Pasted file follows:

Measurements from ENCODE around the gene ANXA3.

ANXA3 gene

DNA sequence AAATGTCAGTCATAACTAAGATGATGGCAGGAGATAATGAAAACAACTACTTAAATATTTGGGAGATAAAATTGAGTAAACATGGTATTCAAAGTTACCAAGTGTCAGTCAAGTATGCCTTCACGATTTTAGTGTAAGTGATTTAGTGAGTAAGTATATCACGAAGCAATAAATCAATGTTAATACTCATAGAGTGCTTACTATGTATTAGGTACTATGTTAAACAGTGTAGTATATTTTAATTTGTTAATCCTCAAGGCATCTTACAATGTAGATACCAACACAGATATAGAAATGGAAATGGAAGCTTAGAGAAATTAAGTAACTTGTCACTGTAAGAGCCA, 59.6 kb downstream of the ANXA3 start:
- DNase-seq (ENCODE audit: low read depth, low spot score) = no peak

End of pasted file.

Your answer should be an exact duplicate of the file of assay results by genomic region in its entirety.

Measurements from ENCODE around the gene ANXA3.

ANXA3 gene

DNA sequence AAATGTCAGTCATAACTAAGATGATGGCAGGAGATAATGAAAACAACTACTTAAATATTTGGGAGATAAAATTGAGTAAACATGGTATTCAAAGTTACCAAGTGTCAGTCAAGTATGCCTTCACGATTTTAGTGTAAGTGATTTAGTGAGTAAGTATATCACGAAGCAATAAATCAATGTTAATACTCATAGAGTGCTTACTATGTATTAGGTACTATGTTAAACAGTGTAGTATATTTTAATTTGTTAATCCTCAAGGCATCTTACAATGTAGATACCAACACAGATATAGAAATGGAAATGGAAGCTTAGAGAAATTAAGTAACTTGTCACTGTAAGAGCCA, 59.6 kb downstream of the ANXA3 start:
- DNase-seq (ENCODE audit: low read depth, low spot score) = no peak